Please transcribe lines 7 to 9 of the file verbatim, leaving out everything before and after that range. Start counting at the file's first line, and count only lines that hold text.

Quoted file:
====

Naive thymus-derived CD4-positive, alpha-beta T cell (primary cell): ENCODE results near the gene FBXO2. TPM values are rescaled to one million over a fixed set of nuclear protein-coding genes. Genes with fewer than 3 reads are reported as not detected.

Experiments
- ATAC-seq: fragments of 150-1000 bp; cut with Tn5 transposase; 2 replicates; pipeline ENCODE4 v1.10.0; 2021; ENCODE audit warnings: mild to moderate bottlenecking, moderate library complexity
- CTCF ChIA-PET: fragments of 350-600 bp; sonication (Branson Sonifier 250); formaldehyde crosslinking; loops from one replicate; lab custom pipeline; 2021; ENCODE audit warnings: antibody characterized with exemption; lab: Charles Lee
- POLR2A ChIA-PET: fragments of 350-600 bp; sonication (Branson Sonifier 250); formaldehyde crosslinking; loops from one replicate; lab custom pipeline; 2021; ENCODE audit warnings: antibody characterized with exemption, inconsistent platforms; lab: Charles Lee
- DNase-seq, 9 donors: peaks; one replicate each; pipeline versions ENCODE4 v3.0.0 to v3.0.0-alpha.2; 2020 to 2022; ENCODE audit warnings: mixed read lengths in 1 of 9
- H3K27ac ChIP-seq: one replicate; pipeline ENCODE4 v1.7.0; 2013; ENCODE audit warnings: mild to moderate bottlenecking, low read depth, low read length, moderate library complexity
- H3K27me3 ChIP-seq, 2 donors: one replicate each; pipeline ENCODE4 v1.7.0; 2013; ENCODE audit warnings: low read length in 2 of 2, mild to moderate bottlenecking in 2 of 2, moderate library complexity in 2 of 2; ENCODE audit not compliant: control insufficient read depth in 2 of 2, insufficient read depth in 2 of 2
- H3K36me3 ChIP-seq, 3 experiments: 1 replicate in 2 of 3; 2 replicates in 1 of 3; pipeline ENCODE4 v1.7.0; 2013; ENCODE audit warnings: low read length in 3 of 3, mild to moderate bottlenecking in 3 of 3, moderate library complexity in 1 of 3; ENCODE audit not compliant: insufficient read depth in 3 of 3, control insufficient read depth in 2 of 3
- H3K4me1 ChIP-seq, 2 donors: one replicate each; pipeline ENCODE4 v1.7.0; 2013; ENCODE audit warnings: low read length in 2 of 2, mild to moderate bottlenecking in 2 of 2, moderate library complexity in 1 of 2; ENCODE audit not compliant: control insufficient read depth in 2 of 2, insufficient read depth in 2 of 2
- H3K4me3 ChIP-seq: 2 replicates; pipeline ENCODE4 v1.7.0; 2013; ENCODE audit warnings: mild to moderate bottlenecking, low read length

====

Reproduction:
- H3K27ac ChIP-seq: one replicate; pipeline ENCODE4 v1.7.0; 2013; ENCODE audit warnings: mild to moderate bottlenecking, low read depth, low read length, moderate library complexity
- H3K27me3 ChIP-seq, 2 donors: one replicate each; pipeline ENCODE4 v1.7.0; 2013; ENCODE audit warnings: low read length in 2 of 2, mild to moderate bottlenecking in 2 of 2, moderate library complexity in 2 of 2; ENCODE audit not compliant: control insufficient read depth in 2 of 2, insufficient read depth in 2 of 2
- H3K36me3 ChIP-seq, 3 experiments: 1 replicate in 2 of 3; 2 replicates in 1 of 3; pipeline ENCODE4 v1.7.0; 2013; ENCODE audit warnings: low read length in 3 of 3, mild to moderate bottlenecking in 3 of 3, moderate library complexity in 1 of 3; ENCODE audit not compliant: insufficient read depth in 3 of 3, control insufficient read depth in 2 of 3